Does Michael Gove exist? It’s a poser of the kind that vexes philosophers who scratch their oxters over puzzles such as the nature of holes: does the hole in your pocket exist as some thing, over and above a sheer absence of fabric, or is it really zilch, with the striking attributes that nothing boasts (such as a lack of physical location)? Here, as often in philosophy, the big if is whether everyday chatter can survive a hard look at how things are. And when it comes to Gove-chat, that must be more than doubtful.

Take, for instance, that effortlessly gormless mug, which looks so nearly human but is presumably computer-generated. Since this snap was ostensibly taken, thirty years ago, Gove actually seems to have grown younger. From looking like a teenager with prostate trouble, he now resembles a sexagenarian third-former. Maybe next he’ll fall prey to acne, or become obsessed with Cradle of Filth and start wearing indigo lipstick. Indeed, Gove might be the humanoid avatar of 'Eugene Goostman', the chatbot recently reported as having passed the Turing test by posing as a 13-year-old boy and being accepted as such. When he was about that age Gove wrote a hagiography of Michael Portillo, then the last hope of the stern unbending Tories. Polly’s star faded, but Gove’s went supernova after he jacked in journalism for politics. He now attends Notting Hill soirées, in dweebish conclave with gilded ex-youth.

Further grounds for doubting Gove’s existence come from what might be thought an unimpeachable source – his mother, who according to the Daily Record can never get hold of him. For her, the Record tells us, he exists primarily as an answerphone message; if only the rest of us could get that close. Then there’s his name, like an obsolete and clearly factitious past participle (And yea, thou gove the Lord thy brethren in supplication etc.); indeed, one of Gove's brainwaves was to place a King James Bible in every school in the land. And there’s his complete absence from the Better Together campaign against Scottish independence, despite being a Scot and one of only two Tories in the Cabinet from outside metroland (the other is Eric Pickles). One sees why braying Etonians don’t front the No campaign, on the grounds that just about anything that trips from their curled lips will boost the Yes vote; Gove, however, is not Bullingdonian, but Aberdonian.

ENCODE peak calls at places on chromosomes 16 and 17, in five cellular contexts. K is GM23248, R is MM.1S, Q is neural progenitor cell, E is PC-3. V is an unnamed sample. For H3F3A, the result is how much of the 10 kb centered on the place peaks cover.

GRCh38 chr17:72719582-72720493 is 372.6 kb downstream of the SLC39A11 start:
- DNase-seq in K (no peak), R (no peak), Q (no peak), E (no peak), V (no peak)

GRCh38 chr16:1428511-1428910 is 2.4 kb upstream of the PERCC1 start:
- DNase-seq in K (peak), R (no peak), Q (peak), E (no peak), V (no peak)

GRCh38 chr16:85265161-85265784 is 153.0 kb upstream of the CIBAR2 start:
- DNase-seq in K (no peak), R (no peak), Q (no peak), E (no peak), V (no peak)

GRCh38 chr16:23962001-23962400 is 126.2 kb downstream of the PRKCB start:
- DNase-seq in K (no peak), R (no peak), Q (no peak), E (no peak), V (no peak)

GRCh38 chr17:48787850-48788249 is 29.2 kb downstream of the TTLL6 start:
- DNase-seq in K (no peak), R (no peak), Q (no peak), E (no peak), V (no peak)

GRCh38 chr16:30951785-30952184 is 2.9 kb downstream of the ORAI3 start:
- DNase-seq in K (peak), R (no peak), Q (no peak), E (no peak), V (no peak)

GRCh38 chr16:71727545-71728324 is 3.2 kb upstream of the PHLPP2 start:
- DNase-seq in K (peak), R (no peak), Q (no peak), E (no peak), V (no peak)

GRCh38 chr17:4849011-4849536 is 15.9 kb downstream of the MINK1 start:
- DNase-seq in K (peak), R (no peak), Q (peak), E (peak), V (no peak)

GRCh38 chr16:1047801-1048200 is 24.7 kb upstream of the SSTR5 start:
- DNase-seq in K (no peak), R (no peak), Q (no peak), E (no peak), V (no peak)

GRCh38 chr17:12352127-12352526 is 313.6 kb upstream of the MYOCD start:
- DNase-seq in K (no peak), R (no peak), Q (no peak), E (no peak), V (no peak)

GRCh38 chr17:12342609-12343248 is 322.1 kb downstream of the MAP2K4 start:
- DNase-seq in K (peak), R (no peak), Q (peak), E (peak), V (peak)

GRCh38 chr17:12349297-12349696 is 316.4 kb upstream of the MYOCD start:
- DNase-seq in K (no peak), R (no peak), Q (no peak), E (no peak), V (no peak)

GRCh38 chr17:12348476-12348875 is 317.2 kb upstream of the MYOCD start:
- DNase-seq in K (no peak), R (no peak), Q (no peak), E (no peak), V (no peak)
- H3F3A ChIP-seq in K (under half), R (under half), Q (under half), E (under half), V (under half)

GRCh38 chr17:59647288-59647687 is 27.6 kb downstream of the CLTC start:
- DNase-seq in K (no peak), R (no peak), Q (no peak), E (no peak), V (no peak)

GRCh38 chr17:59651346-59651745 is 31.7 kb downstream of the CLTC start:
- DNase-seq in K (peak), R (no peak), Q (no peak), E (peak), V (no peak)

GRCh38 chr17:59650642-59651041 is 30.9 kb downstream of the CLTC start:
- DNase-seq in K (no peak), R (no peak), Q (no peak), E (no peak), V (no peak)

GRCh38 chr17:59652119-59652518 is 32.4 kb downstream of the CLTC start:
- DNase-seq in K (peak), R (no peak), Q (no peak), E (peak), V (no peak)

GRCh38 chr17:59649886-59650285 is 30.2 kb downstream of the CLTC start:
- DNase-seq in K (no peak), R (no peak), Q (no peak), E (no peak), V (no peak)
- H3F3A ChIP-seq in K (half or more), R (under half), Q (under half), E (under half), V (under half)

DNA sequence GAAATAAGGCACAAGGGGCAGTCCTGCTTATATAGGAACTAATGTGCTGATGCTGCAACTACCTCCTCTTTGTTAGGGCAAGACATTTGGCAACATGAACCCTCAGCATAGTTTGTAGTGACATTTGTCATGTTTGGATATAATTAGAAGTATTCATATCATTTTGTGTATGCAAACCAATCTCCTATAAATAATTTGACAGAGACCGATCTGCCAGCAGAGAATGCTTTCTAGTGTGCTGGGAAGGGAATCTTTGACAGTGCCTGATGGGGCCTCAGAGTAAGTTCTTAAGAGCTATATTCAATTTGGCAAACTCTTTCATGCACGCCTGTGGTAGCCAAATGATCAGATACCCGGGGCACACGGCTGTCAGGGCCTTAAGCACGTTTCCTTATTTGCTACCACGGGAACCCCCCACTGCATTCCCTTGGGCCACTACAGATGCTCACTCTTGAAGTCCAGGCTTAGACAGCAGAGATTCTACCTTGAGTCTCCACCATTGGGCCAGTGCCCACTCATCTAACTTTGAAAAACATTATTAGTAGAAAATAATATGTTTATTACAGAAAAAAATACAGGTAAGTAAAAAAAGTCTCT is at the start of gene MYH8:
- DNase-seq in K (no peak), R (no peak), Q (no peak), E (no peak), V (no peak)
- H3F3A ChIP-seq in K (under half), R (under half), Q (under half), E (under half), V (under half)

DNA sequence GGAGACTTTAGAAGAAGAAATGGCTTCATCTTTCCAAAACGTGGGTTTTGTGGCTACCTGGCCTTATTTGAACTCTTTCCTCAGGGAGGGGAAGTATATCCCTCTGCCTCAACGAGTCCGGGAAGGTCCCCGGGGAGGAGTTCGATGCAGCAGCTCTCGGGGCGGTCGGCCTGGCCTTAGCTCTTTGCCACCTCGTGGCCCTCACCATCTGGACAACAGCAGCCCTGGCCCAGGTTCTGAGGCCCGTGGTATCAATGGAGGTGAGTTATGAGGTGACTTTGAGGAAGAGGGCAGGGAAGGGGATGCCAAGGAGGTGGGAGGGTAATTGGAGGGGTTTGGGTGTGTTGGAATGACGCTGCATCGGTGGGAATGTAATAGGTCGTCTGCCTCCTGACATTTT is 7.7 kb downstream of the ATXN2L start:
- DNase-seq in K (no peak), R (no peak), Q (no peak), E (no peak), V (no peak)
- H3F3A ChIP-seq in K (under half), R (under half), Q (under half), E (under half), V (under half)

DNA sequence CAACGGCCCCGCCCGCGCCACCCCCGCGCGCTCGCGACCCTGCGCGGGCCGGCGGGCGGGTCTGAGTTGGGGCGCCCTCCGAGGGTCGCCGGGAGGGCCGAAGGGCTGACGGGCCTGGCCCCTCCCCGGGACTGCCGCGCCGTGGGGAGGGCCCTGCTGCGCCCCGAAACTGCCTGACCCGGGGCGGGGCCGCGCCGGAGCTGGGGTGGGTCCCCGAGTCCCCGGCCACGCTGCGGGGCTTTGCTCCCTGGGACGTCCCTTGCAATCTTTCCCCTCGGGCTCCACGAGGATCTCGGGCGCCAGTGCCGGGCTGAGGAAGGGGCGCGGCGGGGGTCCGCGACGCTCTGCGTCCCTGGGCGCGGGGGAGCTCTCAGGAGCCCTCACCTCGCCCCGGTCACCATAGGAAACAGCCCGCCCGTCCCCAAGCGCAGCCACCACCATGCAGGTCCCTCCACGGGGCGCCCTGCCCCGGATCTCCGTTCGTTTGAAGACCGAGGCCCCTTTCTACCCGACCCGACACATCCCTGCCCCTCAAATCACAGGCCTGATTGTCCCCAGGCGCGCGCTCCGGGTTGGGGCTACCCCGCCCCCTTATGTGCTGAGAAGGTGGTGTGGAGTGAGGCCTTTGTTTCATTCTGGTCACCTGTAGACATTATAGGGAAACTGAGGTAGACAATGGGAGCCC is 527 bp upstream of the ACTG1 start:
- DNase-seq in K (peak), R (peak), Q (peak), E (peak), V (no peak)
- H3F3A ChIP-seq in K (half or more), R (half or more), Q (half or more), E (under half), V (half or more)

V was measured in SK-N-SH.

Other gobbets of Gove’s biog betray failure by his creators to stick to a plausible script. He’s reportedly a C of E communicant but Presbyterian, a Unionist who downplays his north British origins, and weirdest of all, a ‘proud Zionist’, as if he were an Israeli Voortrekker on the Golan. And, above all, there’s Gove’s policy squibs, which proliferate like the outputs of those websites that randomly generate Daily Mail headlines. Although a fan of raptor capitalism, Gove’s also big on tradition, enraptured by olde Englishe and that great nationalised industry, the monarchy (he wanted taxpayers, in the trough of austerity, to fork over £60 million for a new royal yacht). He’s fond of something he calls ‘our island story’ and thinks the British Empire was pretty good for all concerned, with its proud traditions of slavery and massacre. He fights the good fight for English – really, just English – literature, against all those anglophone colonials who’ve dabbled in the writing game; for these purposes, presumably, Aberdeen falls within the M25.

As Education Secretary Gove has expanded to fill ever-baggier briefs. His free schools brainchild aimed to drive up standards; their failure rate in Ofsted inspections is triple the national average. Meanwhile fee-paying schools dodge Ofsted and have their own Independent Schools Inspectorate which, as with the old Press Complaints Commission, is rather like getting criminal activity policed by cosa nostra. After nixing snap school inspections, against the advice of Ofsted, Gove U-turned, and as a diversionary tactic sounded the alarm over ‘Trojan Horse’ Islamic entryism in Birmingham schools (couldn’t he have culled a cliché from English literature?). The home secretary put down her Russell & Bromleys after Gove had fingered Charles Farr, her counter-terrorism adviser, for having let the horse through the school gate.

Farr's stitch-up was via anonymous press briefings which could not possibly have escaped the event horizon that is Gove's office. As usual, the education secretary exerts a gravitational force that is strongest when least visible, its centre the man who is never there.